Two British Speech Therapists blogging about all things speech and language.

iSequences app review

iSequences app review
Last week Elizabeth shared one of her favourite apps. Today, I thought I’d share with you one of mine. This is one of the first apps I bought and I still use it all the time – it’s great. The best thing is that it works on areas of language which I never feel I have enough resources for – story sequencing, prediction and emotions. iSequences [...]

Speech Stickers – an app review

Speech Stickers – an app review
Helen and I love finding new iPad apps.  When I first bought my iPad, the children (and I) were so excited we would spend whole sessions using it!  However, I now see it as another tool in my ‘speech bag’.  It is often offered as a reward – well the child sees it as a reward, I am still working on their targets! Or I have a specific app [...]

How to use… a car or train

How to use…  a car or train
Cars and trains are hugely popular toys! Many children love them, and for some, it can be difficult to get them to play with anything else if there is a car or train in sight! The clinic I used to work in had a train track in the waiting room. This was great, but sometimes it could make it a challenge to get children to actually leave the wai [...]

Top Tips….. for verbs

Top Tips….. for verbs
As speech therapists, we spend much of our time talking about, thinking about and using words.  Vocabulary is so important when encouraging a child’s language skills; whether you are waiting for those words, or trying to improve sentences for SATS test, a good vocabulary is key. Verbs are one of the main building blocks in a sentence.  They a [...]

Auditory memory strategies

Auditory memory strategies
Memory is a complex thing and has been the subject of lots of research. We all find some types of information easier to remember than others. Some people are great at remembering faces, others seem to have an almost inexhaustible capacity to remember dates. I’m sure most people reading this can identify things they find quite easy to remember [...]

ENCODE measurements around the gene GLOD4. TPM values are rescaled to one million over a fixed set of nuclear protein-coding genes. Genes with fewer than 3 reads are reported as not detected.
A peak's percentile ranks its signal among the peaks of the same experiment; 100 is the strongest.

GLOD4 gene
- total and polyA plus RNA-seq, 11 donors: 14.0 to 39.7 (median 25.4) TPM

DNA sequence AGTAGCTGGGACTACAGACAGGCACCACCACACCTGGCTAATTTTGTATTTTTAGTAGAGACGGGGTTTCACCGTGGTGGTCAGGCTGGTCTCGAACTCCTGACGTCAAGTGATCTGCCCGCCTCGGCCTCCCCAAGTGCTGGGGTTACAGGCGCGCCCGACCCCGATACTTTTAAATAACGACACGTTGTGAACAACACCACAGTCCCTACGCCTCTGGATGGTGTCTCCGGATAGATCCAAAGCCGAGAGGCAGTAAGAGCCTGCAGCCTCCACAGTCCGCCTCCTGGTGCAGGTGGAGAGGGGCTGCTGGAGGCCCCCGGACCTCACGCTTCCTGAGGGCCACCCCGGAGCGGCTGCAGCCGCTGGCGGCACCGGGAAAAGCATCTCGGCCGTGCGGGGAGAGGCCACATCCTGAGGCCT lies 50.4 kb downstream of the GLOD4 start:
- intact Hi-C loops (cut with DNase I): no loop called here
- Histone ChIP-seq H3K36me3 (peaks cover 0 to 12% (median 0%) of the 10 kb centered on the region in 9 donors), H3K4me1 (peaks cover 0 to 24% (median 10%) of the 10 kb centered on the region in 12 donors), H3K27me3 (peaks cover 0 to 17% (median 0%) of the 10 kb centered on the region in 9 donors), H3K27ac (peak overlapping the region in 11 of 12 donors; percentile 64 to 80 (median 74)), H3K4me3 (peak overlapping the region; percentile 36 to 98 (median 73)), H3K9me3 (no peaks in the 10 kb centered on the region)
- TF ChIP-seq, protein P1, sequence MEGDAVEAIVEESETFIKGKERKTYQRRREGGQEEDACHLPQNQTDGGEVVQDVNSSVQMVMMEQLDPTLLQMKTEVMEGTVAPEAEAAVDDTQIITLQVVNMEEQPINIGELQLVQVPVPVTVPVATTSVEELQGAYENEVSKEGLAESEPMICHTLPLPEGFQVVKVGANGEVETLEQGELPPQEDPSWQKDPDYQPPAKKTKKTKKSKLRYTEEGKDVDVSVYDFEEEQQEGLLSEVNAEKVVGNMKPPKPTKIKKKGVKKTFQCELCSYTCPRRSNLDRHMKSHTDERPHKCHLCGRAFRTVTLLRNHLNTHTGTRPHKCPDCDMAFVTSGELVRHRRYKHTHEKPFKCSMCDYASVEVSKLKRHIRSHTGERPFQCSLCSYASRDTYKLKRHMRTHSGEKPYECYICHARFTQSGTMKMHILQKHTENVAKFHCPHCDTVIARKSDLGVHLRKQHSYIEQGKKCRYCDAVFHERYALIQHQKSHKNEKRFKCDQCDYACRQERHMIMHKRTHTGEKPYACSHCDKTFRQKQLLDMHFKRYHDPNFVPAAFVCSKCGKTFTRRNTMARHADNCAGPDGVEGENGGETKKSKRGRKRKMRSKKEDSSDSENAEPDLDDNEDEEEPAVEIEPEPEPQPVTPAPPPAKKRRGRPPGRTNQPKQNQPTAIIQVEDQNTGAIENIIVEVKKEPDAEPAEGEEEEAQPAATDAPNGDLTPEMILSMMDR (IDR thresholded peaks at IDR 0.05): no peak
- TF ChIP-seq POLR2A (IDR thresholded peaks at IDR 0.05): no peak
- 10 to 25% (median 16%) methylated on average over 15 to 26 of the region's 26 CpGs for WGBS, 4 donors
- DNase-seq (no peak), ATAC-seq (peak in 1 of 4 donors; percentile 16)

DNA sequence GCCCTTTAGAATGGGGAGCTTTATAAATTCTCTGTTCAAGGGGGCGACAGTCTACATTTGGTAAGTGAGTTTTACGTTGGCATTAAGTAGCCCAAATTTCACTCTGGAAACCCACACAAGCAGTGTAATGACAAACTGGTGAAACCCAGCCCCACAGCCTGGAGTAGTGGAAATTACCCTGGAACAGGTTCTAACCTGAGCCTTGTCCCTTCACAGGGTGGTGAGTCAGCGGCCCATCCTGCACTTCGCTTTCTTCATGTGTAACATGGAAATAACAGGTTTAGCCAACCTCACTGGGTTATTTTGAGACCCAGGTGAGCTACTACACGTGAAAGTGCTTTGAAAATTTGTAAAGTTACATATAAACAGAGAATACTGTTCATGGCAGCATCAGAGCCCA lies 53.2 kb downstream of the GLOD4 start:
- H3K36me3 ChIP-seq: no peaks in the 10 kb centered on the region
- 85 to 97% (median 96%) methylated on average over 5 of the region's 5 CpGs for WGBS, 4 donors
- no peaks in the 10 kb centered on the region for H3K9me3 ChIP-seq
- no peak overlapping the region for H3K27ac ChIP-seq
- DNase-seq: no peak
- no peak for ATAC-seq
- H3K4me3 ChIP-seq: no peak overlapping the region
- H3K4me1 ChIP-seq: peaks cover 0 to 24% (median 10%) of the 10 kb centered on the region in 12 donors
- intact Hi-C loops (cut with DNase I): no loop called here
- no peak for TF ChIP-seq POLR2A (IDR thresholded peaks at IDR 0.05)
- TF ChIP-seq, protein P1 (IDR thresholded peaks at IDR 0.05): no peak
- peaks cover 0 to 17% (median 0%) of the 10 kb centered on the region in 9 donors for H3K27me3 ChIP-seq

Taking the mystery out of assessments...

Taking the mystery out of assessments: CELF 4 – Part 2
Last week, Helen started writing about formal assessments and in particular the CELF-4 (Clinical Evaluation of Language Fundamentals – 4).  You can read that post here.  This assessment is one of the most widely used assessments in the UK, particularly when gathering information for Statements (or EHCP’s) or to decide if children meet the cr [...]

Taking the mystery out of assessments...

Taking the mystery out of assessments: CELF-4
Recently, I have been given quite a few reports about children on my caseload which have been written by other professionals – Occupational Therapists, Educational Psychologists and Specialist Dyslexia Teachers for example. It’s always really useful to read these to get a better picture of a child and incorporate ideas and suggestions into my [...]

Strategies to support expressive lang...

Strategies to support expressive language
Today, our latest post on Special Needs Jungle has been posted.  The topic is Strategies to support expressive language.  Click on the picture below to pop over and check it out. This is the last of a series of posts we’ve done over there on supporting children with speech and language difficulties – you can also read Nine Princi [...]

How to use ………̷...

How to use …………. a teddy or dolly.
Helen and I have started this series of post to show how you can use everyday toys in therapy.  Although there are some fantastic speech therapy specific resources and toys out there, you don’t need to spend lots of money to support your child’s speech and language skills.  You just need to keep in mind what you are working on!  It really isn [...]

Top tips… for teaching he/she

Top tips… for teaching he/she
It’s perfectly normal for young children to struggle with words like “she” and “her” – they can be used to refer to all sorts of different people and the correct pronoun to use depends on where it comes in the sentence as well. For example, we say “she is giving a present to her” not “her is giving a present to she”. There are a lot of differ [...]

Follow on Bloglovin


Follow us


Elizabeth


Helen

Our latest post on Special Needs Jungle

Helen’s Website

Elizabeth’s Website